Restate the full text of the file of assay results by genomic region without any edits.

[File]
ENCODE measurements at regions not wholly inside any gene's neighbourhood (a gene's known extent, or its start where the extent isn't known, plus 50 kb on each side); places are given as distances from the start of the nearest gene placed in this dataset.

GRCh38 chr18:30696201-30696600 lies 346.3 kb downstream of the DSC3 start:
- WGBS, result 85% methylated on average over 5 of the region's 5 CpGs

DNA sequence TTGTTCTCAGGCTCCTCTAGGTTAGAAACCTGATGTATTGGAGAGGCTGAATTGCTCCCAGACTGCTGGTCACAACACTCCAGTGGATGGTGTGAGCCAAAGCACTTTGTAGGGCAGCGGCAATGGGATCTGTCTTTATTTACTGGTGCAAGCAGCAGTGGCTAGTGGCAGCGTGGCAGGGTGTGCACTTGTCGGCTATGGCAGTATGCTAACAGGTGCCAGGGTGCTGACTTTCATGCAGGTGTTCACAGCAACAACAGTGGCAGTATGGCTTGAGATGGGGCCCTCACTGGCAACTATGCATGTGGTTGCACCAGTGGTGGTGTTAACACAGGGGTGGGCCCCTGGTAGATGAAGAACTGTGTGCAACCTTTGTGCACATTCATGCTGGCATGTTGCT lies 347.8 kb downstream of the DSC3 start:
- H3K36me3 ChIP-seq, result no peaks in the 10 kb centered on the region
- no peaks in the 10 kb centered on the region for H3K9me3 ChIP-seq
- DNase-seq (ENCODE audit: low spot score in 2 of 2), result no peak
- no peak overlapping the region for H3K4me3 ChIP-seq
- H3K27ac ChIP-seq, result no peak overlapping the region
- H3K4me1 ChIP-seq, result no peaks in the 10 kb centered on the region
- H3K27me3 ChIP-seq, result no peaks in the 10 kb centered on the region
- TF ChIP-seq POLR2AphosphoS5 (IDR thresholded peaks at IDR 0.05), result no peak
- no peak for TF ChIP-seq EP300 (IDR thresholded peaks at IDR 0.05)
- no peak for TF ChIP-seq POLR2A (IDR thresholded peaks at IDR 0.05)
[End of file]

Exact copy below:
ENCODE measurements at regions not wholly inside any gene's neighbourhood (a gene's known extent, or its start where the extent isn't known, plus 50 kb on each side); places are given as distances from the start of the nearest gene placed in this dataset.

GRCh38 chr18:30696201-30696600 lies 346.3 kb downstream of the DSC3 start:
- WGBS, result 85% methylated on average over 5 of the region's 5 CpGs

DNA sequence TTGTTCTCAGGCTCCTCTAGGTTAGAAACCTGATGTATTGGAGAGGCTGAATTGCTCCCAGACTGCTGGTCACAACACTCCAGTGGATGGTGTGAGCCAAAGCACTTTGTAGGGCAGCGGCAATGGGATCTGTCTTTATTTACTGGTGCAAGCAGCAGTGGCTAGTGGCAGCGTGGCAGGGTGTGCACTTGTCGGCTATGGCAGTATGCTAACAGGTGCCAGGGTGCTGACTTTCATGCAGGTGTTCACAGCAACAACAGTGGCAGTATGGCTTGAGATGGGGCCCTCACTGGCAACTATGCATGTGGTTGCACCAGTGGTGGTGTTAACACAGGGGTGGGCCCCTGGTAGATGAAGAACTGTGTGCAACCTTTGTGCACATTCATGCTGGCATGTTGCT lies 347.8 kb downstream of the DSC3 start:
- H3K36me3 ChIP-seq, result no peaks in the 10 kb centered on the region
- no peaks in the 10 kb centered on the region for H3K9me3 ChIP-seq
- DNase-seq (ENCODE audit: low spot score in 2 of 2), result no peak
- no peak overlapping the region for H3K4me3 ChIP-seq
- H3K27ac ChIP-seq, result no peak overlapping the region
- H3K4me1 ChIP-seq, result no peaks in the 10 kb centered on the region
- H3K27me3 ChIP-seq, result no peaks in the 10 kb centered on the region
- TF ChIP-seq POLR2AphosphoS5 (IDR thresholded peaks at IDR 0.05), result no peak
- no peak for TF ChIP-seq EP300 (IDR thresholded peaks at IDR 0.05)
- no peak for TF ChIP-seq POLR2A (IDR thresholded peaks at IDR 0.05)